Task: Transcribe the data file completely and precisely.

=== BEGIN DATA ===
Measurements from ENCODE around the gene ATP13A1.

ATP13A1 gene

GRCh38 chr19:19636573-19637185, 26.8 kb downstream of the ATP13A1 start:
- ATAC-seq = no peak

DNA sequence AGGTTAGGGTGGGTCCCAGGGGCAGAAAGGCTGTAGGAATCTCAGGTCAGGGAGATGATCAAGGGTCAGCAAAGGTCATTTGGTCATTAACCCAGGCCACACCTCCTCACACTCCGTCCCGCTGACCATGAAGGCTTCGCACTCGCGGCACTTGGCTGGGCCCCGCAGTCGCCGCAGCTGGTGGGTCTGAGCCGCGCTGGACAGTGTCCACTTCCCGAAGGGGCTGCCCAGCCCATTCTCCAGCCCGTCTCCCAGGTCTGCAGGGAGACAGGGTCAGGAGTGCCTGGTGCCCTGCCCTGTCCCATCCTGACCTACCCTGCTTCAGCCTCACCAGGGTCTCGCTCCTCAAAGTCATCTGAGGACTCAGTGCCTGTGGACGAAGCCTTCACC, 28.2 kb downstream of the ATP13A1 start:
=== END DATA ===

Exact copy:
Measurements from ENCODE around the gene ATP13A1.

ATP13A1 gene

GRCh38 chr19:19636573-19637185, 26.8 kb downstream of the ATP13A1 start:
- ATAC-seq = no peak

DNA sequence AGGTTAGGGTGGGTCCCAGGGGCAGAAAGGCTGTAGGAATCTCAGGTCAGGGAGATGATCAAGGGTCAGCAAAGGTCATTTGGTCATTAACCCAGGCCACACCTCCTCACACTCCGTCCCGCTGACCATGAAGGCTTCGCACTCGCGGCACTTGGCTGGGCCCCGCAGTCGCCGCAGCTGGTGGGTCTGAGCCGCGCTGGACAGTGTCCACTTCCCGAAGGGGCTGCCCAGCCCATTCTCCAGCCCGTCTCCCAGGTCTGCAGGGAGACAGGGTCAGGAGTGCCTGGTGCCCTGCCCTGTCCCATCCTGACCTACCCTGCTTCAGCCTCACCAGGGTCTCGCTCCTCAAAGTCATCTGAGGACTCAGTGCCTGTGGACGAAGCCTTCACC, 28.2 kb downstream of the ATP13A1 start: